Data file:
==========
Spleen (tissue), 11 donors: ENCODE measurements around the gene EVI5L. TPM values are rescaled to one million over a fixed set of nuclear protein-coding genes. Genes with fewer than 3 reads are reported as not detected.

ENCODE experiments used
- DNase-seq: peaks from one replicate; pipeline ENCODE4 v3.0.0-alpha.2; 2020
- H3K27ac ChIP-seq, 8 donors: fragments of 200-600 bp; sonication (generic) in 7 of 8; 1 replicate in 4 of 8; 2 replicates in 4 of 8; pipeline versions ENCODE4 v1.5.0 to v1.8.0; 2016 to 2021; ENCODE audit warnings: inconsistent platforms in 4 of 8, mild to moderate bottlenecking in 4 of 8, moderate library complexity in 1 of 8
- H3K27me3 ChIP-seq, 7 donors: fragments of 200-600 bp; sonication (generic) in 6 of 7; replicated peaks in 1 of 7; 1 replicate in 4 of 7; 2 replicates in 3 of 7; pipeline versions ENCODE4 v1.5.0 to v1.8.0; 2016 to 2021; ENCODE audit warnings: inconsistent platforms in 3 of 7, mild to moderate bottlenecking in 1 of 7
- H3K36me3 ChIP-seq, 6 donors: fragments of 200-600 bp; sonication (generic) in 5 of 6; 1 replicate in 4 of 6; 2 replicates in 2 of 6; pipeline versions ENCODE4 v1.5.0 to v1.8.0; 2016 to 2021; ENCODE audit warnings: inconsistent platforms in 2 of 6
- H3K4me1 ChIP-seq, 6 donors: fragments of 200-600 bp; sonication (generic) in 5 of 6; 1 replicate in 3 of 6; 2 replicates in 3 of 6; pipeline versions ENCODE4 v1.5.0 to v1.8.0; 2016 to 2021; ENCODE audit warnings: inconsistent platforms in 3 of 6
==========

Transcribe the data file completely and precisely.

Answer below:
Spleen (tissue), 11 donors: ENCODE measurements around the gene EVI5L. TPM values are rescaled to one million over a fixed set of nuclear protein-coding genes. Genes with fewer than 3 reads are reported as not detected.

ENCODE experiments used
- DNase-seq: peaks from one replicate; pipeline ENCODE4 v3.0.0-alpha.2; 2020
- H3K27ac ChIP-seq, 8 donors: fragments of 200-600 bp; sonication (generic) in 7 of 8; 1 replicate in 4 of 8; 2 replicates in 4 of 8; pipeline versions ENCODE4 v1.5.0 to v1.8.0; 2016 to 2021; ENCODE audit warnings: inconsistent platforms in 4 of 8, mild to moderate bottlenecking in 4 of 8, moderate library complexity in 1 of 8
- H3K27me3 ChIP-seq, 7 donors: fragments of 200-600 bp; sonication (generic) in 6 of 7; replicated peaks in 1 of 7; 1 replicate in 4 of 7; 2 replicates in 3 of 7; pipeline versions ENCODE4 v1.5.0 to v1.8.0; 2016 to 2021; ENCODE audit warnings: inconsistent platforms in 3 of 7, mild to moderate bottlenecking in 1 of 7
- H3K36me3 ChIP-seq, 6 donors: fragments of 200-600 bp; sonication (generic) in 5 of 6; 1 replicate in 4 of 6; 2 replicates in 2 of 6; pipeline versions ENCODE4 v1.5.0 to v1.8.0; 2016 to 2021; ENCODE audit warnings: inconsistent platforms in 2 of 6
- H3K4me1 ChIP-seq, 6 donors: fragments of 200-600 bp; sonication (generic) in 5 of 6; 1 replicate in 3 of 6; 2 replicates in 3 of 6; pipeline versions ENCODE4 v1.5.0 to v1.8.0; 2016 to 2021; ENCODE audit warnings: inconsistent platforms in 3 of 6